Latter Day Saints (Strangite)

Animal sacrifice was instituted in the Church of Jesus Christ of Latter Day Saints , a minor Latter Day Saint faction founded by James J. Strang in 1844. Strang was a lawyer and newspaper editor from New York who had converted to Mormonism just prior to Joseph Smith's murder, and he claimed to have been appointed by Smith to succeed him as the Church President. Although the majority of Latter Day Saints rejected his claims, Strang managed to briefly gain a sizable following before being murdered in 1856.

In 1851, Strang announced publication of the Book of the Law of the Lord, purported to be a translation of the "Plates of Laban" that figure prominently in parts of The Book of Mormon. Chapters 7 and 40 dealt with the topic of animal sacrifices.

Given the prohibition on sacrifices for sin contained in III Nephi 9:19-20, Strang did not require sin offerings. Rather, he focused on sacrifice as an element of religious celebrations, especially the commemoration of his own coronation as king over his church, which occurred on July 8, 1850. The head of every house, from the king to his lowest subject, was to offer "a heifer, or a lamb, or a dove. Every man a clean beast, or a clean fowl, according to his household."

While the killing of sacrifices was a prerogative of Strangite priests, female priests were specifically barred from participating in this aspect of the priestly office. "Firstfruits" offerings were also demanded of all Strangite agricultural harvests.

Animal sacrifices are no longer practiced by the diminunitive Strangite organization, though belief in their correctness is still required.


In Santeria, such animal offerings constitute a portion of what are termed "ebos" – ritual activities that include offerings, prayer and deeds. The blood of the animals is thought to hold "aché," or life force.


Some villages in Greece also sacrifice animals to Orthodox saints in a practice known as kourbània.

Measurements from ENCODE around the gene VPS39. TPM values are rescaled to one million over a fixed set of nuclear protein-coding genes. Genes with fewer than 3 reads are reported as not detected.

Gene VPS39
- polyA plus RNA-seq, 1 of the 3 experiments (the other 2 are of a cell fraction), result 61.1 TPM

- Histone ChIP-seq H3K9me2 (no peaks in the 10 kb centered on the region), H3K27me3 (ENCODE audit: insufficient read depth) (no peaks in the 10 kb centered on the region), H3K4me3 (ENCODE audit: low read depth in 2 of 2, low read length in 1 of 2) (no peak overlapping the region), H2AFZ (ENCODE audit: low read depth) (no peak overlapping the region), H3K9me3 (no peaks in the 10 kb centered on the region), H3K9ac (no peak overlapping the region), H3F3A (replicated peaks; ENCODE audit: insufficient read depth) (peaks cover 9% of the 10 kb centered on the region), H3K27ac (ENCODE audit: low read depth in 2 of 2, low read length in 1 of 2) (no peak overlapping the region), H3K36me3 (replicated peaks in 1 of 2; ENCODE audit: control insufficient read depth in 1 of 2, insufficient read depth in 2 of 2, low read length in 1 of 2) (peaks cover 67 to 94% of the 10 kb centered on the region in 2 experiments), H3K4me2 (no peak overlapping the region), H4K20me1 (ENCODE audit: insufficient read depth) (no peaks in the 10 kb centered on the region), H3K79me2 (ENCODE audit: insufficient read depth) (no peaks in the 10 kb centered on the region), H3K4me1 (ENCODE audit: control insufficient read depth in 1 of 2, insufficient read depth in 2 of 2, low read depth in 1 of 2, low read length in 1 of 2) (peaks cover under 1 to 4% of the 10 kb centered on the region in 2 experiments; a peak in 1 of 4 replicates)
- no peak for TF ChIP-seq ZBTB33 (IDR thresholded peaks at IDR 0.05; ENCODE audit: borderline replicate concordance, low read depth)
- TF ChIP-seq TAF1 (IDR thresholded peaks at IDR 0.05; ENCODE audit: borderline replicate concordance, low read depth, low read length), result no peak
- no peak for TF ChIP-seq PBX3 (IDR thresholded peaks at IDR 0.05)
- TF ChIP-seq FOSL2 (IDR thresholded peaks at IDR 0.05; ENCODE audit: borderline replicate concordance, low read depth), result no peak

In India ritual of animal sacrifice is practised in many villages before local deities. For instance, Kandhen Budhi is the reigning deity of Kantamal in Boudh district of Orissa, India. She is the presiding deity of Kandha people of this area. She is represented in the natural form of stone under a tree on the bank of the river Tel. Every year, animals like goat and fowl are sacrificed before the deity on the occasion of her annual Yatra/Jatra (festival) held in the month of Aswina (September-October). The main attraction of Kandhen Budhi Yatra is Ghusuri Puja. Ghusuri means pig, which is sacrificed once in every three years. Kandhen Budhi is also worshipped at Lather village under Mohangiri GP in Kalahandi district of Orissa, India(Pasayat, 2009:20-24).

Bali Jatra of Sonepur in Orissa, India is also an annual festival celebrated in the month of Aswina (September-October) when animal sacrifice is an integral part of the ritual worship of deities namely Samaleswari, Sureswari and Khambeswari. Bali refers to animal sacrifice and hence this annual festival is called Bali Jatra (Barik, 2009:160-162).


  1. C.Michael Hogan, Knossos Fieldnotes, The Modern Antiquarian (2007)
  2. Times of India, Chennai Edition, 4 May 2008
  6. Book of the Law of the Lord: Being a Translation From the Egyptian of the Law Given to Moses in Sinai. (St. James, 1851), pp. 106-09. This article uses the expanded Edition of 1856: The 1851 edition is at This book is not accepted by any other Latter Day Saint organization today.
  7. Book of Mormon.
  8. Book of the Law, pp. 293-97. See also
  9. Book of the Law, pg. 293.
  10. Book of the Law, pp. 293-94.
  11. Book of the Law, pg. 199, note 2.
  12. Book of the Law, pg. 199. Unlike other Latter Day Saint organizations at this time, Strang permitted women to serve as Priests and Teachers in his priesthood.
  13. Book of the Law, pp. 295-97.
Pasayat, C. (2003), Glimpses of Tribal an Folkculture, New Delhi: Anmol Publications Pvt. Ltd., Pp.67-84.

Pasayat, C. (2009), "Kandhen Budhi" in Orissa Review, Vol.LXVI, No.2, September, pp.20-24.

Barik, Sarmistha (2009), "Bali Yatra of Sonepur" in Orissa Review, Vol.LXVI, No.2, September, pp. 160-162.